Google spied on employees before firing them: US Labour Board

The US Labour Board has accused Google of violating its laws by allegedly spying on workers who were organising protests against workplace discrimination, and then firing them.

Several other employees were fired in the wake of employee protests against workplace discrimination at Google but according to a complaint filed by the National Labor Relations Board (NLRB) in the US, the terminations of two employees, Laurence Berland and Kathryn Spiers, violated labour laws, reports The Verge.

Berland and Spiers were fired by the tech giant in late 2019 in connection with employee activism.

“Berland was organising against Google’s decision to work with IRI Consultants, a firm known for its anti-union efforts, when he was let go for reviewing other employees’ calendars,” the report said on Wednesday.

“Google’s hiring of IRI is an unambiguous declaration that management will no longer tolerate worker organising,” Berland said in a statement.

Spiers was fired after she created a pop-up for Google employees visiting the IRI Consultants website.

Google had said that Spiers violated security policies.

Now, the NLRB has said the firing was unlawful.

“This week, the NLRB issued a complaint on my behalf. They found that I was illegally terminated for trying to help my colleagues,” Spiers was quoted as saying.

A Google spokesperson said: “We’ll continue to provide information to the NLRB and the administrative judge about our decision to terminate or discipline employees who abused their privileged access to internal systems, such as our security tools or colleagues’ calendars”.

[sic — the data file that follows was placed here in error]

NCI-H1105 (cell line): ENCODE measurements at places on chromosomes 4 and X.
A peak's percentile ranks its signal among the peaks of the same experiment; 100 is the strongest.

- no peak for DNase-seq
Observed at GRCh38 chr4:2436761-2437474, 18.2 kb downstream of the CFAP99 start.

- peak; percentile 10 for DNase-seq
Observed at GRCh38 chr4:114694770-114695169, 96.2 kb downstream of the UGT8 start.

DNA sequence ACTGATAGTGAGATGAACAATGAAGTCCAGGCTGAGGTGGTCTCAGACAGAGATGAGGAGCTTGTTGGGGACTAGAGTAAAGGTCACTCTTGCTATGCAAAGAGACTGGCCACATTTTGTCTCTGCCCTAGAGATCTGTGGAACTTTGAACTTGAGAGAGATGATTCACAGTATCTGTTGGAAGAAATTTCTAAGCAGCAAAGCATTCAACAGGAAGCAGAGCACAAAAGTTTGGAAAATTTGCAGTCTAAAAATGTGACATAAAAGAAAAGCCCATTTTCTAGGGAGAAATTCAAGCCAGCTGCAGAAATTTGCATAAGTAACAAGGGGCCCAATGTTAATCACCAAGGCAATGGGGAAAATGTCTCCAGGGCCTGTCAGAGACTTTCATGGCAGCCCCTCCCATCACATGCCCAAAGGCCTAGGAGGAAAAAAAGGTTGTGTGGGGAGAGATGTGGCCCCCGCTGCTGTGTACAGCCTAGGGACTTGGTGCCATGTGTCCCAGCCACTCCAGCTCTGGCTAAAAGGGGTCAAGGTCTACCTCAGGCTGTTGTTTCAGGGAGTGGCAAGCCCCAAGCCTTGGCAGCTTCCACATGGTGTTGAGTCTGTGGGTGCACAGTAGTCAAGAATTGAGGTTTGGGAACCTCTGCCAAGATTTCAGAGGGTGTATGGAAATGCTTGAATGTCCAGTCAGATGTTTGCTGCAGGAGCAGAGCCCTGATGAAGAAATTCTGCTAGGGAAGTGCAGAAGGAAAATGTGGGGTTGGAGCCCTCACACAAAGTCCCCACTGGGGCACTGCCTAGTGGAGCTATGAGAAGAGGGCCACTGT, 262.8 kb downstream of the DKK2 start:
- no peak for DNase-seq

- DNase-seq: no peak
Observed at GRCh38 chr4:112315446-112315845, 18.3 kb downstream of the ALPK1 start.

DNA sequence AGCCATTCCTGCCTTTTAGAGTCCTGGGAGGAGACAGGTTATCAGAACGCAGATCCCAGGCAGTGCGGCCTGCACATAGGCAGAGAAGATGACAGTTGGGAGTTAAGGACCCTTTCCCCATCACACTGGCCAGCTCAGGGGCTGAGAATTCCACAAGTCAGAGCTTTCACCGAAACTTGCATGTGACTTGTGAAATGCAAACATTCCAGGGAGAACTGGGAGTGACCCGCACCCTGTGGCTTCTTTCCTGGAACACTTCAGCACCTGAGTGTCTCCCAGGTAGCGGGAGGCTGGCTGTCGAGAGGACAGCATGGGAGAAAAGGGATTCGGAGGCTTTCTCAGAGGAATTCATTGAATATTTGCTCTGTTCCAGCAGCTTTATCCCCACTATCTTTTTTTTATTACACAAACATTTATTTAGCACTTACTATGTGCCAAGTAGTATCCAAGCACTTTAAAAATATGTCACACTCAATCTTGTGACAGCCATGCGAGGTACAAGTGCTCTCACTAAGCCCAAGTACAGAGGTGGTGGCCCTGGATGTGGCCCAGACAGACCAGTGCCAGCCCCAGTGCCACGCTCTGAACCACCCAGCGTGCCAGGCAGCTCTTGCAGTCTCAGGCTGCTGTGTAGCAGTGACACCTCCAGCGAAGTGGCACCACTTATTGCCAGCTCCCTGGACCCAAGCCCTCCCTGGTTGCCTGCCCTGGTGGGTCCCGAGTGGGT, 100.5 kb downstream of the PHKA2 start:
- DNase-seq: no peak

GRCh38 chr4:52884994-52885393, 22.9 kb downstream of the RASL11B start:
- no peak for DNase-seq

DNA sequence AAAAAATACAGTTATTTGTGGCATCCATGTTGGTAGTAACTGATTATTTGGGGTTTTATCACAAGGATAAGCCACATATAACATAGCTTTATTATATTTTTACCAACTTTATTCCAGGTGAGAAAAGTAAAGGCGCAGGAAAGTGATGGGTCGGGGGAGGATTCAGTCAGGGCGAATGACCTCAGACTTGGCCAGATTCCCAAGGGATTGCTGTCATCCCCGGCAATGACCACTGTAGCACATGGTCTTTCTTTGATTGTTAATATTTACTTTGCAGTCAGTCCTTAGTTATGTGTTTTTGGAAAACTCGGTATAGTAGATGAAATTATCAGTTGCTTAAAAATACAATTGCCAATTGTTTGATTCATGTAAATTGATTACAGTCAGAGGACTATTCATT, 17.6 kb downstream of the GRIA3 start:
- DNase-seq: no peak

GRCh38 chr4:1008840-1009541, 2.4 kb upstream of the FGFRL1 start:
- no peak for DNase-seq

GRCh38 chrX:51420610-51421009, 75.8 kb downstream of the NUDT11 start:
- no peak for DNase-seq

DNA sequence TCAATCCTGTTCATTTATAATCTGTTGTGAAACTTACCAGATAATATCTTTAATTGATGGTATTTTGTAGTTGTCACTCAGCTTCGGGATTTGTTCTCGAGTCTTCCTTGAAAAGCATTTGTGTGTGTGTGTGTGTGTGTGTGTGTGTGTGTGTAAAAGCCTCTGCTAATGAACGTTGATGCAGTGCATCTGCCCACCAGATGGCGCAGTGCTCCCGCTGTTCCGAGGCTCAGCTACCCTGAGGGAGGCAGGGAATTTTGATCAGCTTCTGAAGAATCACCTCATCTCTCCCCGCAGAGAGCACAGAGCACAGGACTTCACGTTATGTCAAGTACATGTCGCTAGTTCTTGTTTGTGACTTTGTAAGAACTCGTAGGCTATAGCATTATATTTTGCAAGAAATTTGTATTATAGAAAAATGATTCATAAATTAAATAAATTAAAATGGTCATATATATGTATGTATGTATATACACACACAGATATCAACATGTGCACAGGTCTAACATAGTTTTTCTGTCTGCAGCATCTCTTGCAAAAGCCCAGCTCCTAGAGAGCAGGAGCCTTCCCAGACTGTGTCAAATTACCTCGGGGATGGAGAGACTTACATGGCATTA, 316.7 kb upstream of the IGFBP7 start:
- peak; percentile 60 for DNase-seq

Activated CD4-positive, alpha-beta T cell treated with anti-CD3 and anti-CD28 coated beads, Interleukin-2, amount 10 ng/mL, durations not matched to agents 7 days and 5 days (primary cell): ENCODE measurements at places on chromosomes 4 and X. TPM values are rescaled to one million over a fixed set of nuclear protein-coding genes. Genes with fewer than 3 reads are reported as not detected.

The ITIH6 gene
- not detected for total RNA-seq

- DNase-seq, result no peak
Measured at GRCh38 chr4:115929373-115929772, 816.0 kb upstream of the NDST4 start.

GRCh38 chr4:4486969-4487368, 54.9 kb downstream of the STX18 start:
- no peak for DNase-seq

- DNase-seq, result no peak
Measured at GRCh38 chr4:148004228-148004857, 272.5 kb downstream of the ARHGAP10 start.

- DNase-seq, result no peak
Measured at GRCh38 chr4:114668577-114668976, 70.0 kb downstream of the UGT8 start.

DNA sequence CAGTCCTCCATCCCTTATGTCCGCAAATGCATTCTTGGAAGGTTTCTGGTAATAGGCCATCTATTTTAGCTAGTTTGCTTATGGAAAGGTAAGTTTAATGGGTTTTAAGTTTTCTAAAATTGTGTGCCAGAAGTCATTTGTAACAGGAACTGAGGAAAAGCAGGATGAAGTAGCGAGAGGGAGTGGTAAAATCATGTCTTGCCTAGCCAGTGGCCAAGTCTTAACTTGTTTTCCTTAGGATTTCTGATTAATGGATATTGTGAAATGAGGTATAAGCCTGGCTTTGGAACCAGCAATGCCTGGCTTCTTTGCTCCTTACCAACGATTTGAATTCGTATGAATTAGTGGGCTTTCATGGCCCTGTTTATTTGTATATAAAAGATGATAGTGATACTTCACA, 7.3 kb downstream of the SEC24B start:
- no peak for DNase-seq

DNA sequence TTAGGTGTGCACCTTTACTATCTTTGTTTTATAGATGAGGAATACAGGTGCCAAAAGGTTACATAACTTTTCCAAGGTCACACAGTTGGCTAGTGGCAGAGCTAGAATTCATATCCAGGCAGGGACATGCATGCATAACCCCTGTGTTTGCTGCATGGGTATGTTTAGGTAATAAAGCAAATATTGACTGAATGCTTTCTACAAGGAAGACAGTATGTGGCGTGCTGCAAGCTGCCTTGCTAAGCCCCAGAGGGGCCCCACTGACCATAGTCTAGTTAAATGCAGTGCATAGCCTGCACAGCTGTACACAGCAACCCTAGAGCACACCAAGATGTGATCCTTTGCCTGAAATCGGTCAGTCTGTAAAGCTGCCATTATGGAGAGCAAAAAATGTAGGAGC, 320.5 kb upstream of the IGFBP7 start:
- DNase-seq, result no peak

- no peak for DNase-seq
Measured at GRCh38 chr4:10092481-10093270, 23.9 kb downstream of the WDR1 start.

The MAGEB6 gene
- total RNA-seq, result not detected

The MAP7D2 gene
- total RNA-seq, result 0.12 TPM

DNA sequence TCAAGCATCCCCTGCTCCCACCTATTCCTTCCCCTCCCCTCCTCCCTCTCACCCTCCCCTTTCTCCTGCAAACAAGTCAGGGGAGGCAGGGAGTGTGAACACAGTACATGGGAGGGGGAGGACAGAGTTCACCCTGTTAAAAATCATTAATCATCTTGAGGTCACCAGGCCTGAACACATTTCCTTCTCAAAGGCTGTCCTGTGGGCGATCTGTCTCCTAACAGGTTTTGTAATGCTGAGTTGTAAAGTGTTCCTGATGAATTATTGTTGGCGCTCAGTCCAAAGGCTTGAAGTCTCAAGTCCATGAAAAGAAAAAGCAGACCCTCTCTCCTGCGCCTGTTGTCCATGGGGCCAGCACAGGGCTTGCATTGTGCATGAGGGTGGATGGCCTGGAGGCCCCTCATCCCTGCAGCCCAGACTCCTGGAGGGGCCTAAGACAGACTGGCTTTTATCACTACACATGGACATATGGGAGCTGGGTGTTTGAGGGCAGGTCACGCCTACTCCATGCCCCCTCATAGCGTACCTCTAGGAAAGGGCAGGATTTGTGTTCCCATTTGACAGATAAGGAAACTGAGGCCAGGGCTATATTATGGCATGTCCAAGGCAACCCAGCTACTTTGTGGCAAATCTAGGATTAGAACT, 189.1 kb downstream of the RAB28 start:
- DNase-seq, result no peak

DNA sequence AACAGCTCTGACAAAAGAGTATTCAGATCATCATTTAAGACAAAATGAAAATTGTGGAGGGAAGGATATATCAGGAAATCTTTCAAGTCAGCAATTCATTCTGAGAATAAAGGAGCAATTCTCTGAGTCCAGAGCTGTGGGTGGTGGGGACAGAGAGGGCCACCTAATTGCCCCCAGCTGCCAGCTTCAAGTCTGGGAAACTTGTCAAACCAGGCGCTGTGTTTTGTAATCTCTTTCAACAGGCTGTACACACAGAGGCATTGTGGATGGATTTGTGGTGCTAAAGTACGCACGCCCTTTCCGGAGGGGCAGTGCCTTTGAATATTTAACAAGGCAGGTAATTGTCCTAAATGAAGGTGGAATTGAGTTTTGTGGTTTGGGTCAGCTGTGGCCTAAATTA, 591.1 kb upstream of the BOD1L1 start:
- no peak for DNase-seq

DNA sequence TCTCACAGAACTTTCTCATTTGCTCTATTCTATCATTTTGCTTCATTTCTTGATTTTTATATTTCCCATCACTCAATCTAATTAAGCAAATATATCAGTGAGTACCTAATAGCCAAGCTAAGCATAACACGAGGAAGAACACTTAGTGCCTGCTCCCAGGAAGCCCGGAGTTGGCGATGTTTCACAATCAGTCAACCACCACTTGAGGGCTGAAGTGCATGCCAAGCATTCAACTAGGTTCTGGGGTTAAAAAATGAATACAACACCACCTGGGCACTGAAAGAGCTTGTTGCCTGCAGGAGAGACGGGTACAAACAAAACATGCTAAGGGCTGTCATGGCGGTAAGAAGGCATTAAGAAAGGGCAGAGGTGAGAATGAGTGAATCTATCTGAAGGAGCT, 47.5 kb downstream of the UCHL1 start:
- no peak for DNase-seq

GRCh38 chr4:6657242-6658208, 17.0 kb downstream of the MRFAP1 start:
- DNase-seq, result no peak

“Such actions are a serious violation of our policies and an unacceptable breach of a trusted responsibility, and we will be defending our position”.

Google last year faced intense protests from its global workforce over the company’s mishandling of sexual harassment allegations

In November 2019, nearly 20,000 Google employees across the world staged a walkout.

Some Google employees charged the tech giant of workplace surveillance, saying they were allegedly being watched via a browser extension in Calendar app, according to an MIT Technology Review report.

After facing employees’ anger over Google’s involvement in an Artificial Intelligence (AI)-powered US Defence Department project, the tech giant in 2018 decided not to renew the contract.

Called ‘Maven’, the programme applies AI and Machine Learning to the job of classifying objects in surveillance footage.

The decision not to renew the contract comes after about 4,000 Google employees signed a petition demanding “a clear policy stating that neither Google nor its contractors will ever build warfare technology.”

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